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    Quote Originally Posted by QQUIKM3 View Post
    Take it out of the book, as it's plenty accurate for a bikeIMO. The rollout method is just absoulte overkill at it's best. Your pressure might change sometimes, new tires, new rims, your fluctuating body weight. . All this will make small changes to a rollout. Your speedmeter only reads XX.X not XX.XXX.
    "The Book" says the proper measurement for a 700x23 tire is 2133. Roll-out tells me that it's actually 2087 or so.
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  19. #19
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    Quote Originally Posted by PlatyPius View Post
    "The Book" says the proper measurement for a 700x23 tire is 2133. Roll-out tells me that it's actually 2087 or so.
    I don't know what book that is. The manuals I've seen, and the measurements I've done, say that's pretty close for a 28mm tire, not 23. Every 23 I've measured is somewhere between 2090 and 2100. Sheldon Brown's chart says 2097.

  20. #20
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    Quote Originally Posted by JCavilia View Post
    I don't know what book that is. The manuals I've seen, and the measurements I've done, say that's pretty close for a 28mm tire, not 23. Every 23 I've measured is somewhere between 2090 and 2100. Sheldon Brown's chart says 2097.
    Sigma says 2133 for a 700x23.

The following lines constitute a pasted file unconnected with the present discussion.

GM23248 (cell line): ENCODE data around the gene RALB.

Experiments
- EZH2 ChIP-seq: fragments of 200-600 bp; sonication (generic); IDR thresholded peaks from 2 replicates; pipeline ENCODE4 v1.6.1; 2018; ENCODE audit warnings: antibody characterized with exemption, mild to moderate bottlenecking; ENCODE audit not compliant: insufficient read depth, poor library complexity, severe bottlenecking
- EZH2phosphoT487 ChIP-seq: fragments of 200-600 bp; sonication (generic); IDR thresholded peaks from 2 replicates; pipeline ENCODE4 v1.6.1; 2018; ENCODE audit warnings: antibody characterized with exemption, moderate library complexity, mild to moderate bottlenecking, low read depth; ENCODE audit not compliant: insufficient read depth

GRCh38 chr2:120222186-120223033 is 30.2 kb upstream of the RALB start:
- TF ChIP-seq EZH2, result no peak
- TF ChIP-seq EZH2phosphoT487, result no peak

Many new computers default to 2133, although some go to 2000.
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  21. #21
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    Quote Originally Posted by PlatyPius View Post
    Sigma says 2133 for a 700x23.

    Many new computers default to 2133, although some go to 2000.
    That seems strange. I just checked a Cateye manual online, and it says 2096 for 23, 2136 for 28, which matches my own experience. It also pretty closely matches the theoretical number you get from the nominal sizes with a 622mm bead seat diameter and 23mm tire height. 622 + (2 x 23) = 668mm. multiply by pi and you get about 2098.5.

    Not that it matters to be that accurate, but it's odd that Sigma's manual is that far off from what everybody else seems to get.
    Last edited by JCavilia; 05-01-2012 at 06:12 PM.

  22. #22
    Scott in Maryland
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    23mm Conti 4000s for me is 2096.

  23. #23
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    I've always done the loaded rollout method. Your weight and tire pressure will affect the actual rolling radius of the tire, unless someone else is using the same tires at the same pressure and weighs about the same as you ... your results may vary. The good news is that it is pretty easy to get into less than .5% error.

  24. #24
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    Quote Originally Posted by tlg View Post
    The most acurate way is to actually measure. Fill your tires to your riding pressure. Put a couple drops of water, white out, or paint, on your tire. Sit on your bike and ride it across a flat surface. Then measure between the dots from the water or paint on the floor. There's your circumference.
    This is the easiest most accurate way. People have different pressures which can effect the rolling circumference.